No Smoking Day and British Heart Foundation to merge

No Smoking Day is to merge with the British Heart Foundation in March next year in an effort to secure its future following a 50 per cent reduction in its funding due to government cuts.

No Smoking Day

No Smoking Day in Great Britain

No Smoking Day has existed for 28 years. It offers support to thousands of local organisations such as GP surgeries and schools to arrange stop-smoking events on one day each a year.

But following public spending cuts the charity’s income reduced from just over £1m in the year ending March 2009 to £418,000 in the year ending March 2011. The Department of Health funding was reduced from £250,000 to £125,000 and there was no funding from the Scottish government or related agencies.

Amit Aggarwal, chief executive of No Smoking Day, said: “No Smoking Day is one of the UK’s longest-standing and most successful public health campaigns. But like many charities we’ve been severely affected by public service cuts with 50 per cent of our total funding wiped out. Fortunately we’ve found a stable, long-term future for No Smoking Day with the BHF.”

In July 2010 the charity drafted a strategic plan for its future which prioritised ensuring sustainable funding and creating new stakeholder networks and partnerships.

The merger with BHF will see two No Smoking Day employees, marketing manager Vishnee Sauntoo and business manager Judith Skinner, join the 45-strong policy and communications team at BHF.

Betty McBride, director of policy and communications at BHF, said: “By joining forces we can enhance the No Smoking Day campaign and extend its reach – helping more people quit – as well as strengthening our policy and lobbying work. For both organisations, the opportunities posed by this merger were too good to miss.”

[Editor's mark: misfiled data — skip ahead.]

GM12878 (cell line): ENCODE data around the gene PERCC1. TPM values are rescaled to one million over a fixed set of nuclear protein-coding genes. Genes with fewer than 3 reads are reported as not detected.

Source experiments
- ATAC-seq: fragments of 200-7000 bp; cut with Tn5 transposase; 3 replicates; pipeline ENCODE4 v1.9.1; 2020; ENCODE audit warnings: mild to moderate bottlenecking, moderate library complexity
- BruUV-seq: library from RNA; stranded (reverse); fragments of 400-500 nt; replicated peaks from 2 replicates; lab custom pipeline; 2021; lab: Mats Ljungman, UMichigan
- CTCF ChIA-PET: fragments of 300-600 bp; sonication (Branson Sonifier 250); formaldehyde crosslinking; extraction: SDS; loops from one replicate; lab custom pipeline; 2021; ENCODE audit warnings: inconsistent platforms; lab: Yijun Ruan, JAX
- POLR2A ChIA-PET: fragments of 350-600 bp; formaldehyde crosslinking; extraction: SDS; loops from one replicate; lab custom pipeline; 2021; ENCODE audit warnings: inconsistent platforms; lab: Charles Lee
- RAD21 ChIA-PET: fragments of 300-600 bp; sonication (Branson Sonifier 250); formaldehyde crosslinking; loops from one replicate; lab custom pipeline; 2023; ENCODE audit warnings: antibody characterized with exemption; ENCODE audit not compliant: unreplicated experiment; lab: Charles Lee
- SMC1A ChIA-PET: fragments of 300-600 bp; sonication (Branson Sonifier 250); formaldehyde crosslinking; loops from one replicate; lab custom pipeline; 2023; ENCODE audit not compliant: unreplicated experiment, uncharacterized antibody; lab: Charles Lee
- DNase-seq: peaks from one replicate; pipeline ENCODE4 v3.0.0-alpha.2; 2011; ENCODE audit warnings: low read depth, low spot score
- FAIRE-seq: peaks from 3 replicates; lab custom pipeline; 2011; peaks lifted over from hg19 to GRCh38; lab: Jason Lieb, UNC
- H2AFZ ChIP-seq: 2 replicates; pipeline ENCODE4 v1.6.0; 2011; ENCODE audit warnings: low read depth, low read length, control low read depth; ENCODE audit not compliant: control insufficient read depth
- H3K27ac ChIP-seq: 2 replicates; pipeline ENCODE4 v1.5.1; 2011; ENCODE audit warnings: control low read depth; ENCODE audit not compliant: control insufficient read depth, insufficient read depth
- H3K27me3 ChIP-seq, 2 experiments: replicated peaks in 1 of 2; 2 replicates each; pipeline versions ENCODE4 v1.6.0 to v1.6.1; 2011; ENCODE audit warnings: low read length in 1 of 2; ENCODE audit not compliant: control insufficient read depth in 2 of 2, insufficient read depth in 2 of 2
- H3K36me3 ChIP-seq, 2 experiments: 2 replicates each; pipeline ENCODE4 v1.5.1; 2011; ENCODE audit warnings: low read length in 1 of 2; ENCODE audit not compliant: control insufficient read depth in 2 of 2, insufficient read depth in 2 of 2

All No Smoking Days trustees have stepped down as part of the merger. Its chief executive, Amit Aggarwal, was retained on a fixed-term contract until November to secure the financial future of No Smoking Day and lead the team through its 2011 campaign.

A BHF spokesperson said: “He (Aggarwal) has done an excellent job on both counts in an uncertain environment. Amit led the merger negotiations and hopes to continue working in the voluntary sector.”

No Smoking Day will retain its brand in the merger although BHF is discussing how best to incorporate the BHF brand into the name:

“The NSD name is well recognised by smokers, healthcare professionals and journalists alike, and the BHF recognises the power of this. The BHF is now talking to members of the public and partner organisations about how best to introduce the BHF to the name but it doesn’t want to do anything that would jeopardise NSD’s existing reputation,” a BHF spokesperson told civilsociety.co.uk.

No Smoking Day is directly responsible for 250,000 people attempting to quit smoking each year, around 6,000 of which do so permanently.

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